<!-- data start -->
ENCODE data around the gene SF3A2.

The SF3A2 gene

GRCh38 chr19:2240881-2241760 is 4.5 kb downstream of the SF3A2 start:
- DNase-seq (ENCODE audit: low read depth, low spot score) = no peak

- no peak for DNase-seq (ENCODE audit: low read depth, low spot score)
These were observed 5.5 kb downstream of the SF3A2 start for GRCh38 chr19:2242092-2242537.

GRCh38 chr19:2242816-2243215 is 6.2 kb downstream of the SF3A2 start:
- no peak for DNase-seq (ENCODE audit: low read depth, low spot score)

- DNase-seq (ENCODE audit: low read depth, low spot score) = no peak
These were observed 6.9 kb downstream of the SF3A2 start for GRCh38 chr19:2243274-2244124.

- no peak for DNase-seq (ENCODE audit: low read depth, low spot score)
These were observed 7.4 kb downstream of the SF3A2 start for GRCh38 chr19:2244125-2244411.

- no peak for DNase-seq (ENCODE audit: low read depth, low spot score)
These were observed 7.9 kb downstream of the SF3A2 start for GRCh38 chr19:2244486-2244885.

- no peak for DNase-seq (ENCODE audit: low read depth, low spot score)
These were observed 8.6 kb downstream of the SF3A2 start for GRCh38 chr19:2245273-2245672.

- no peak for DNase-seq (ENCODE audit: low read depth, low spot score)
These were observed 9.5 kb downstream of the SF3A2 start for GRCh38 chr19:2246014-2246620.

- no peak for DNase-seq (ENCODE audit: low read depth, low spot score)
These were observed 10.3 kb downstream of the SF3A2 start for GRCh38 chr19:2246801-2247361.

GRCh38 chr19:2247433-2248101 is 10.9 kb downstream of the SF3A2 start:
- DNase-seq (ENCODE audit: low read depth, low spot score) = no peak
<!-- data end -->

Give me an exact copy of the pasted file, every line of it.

ENCODE data around the gene SF3A2.

The SF3A2 gene

GRCh38 chr19:2240881-2241760 is 4.5 kb downstream of the SF3A2 start:
- DNase-seq (ENCODE audit: low read depth, low spot score) = no peak

- no peak for DNase-seq (ENCODE audit: low read depth, low spot score)
These were observed 5.5 kb downstream of the SF3A2 start for GRCh38 chr19:2242092-2242537.

GRCh38 chr19:2242816-2243215 is 6.2 kb downstream of the SF3A2 start:
- no peak for DNase-seq (ENCODE audit: low read depth, low spot score)

- DNase-seq (ENCODE audit: low read depth, low spot score) = no peak
These were observed 6.9 kb downstream of the SF3A2 start for GRCh38 chr19:2243274-2244124.

- no peak for DNase-seq (ENCODE audit: low read depth, low spot score)
These were observed 7.4 kb downstream of the SF3A2 start for GRCh38 chr19:2244125-2244411.

- no peak for DNase-seq (ENCODE audit: low read depth, low spot score)
These were observed 7.9 kb downstream of the SF3A2 start for GRCh38 chr19:2244486-2244885.

- no peak for DNase-seq (ENCODE audit: low read depth, low spot score)
These were observed 8.6 kb downstream of the SF3A2 start for GRCh38 chr19:2245273-2245672.

- no peak for DNase-seq (ENCODE audit: low read depth, low spot score)
These were observed 9.5 kb downstream of the SF3A2 start for GRCh38 chr19:2246014-2246620.

- no peak for DNase-seq (ENCODE audit: low read depth, low spot score)
These were observed 10.3 kb downstream of the SF3A2 start for GRCh38 chr19:2246801-2247361.

GRCh38 chr19:2247433-2248101 is 10.9 kb downstream of the SF3A2 start:
- DNase-seq (ENCODE audit: low read depth, low spot score) = no peak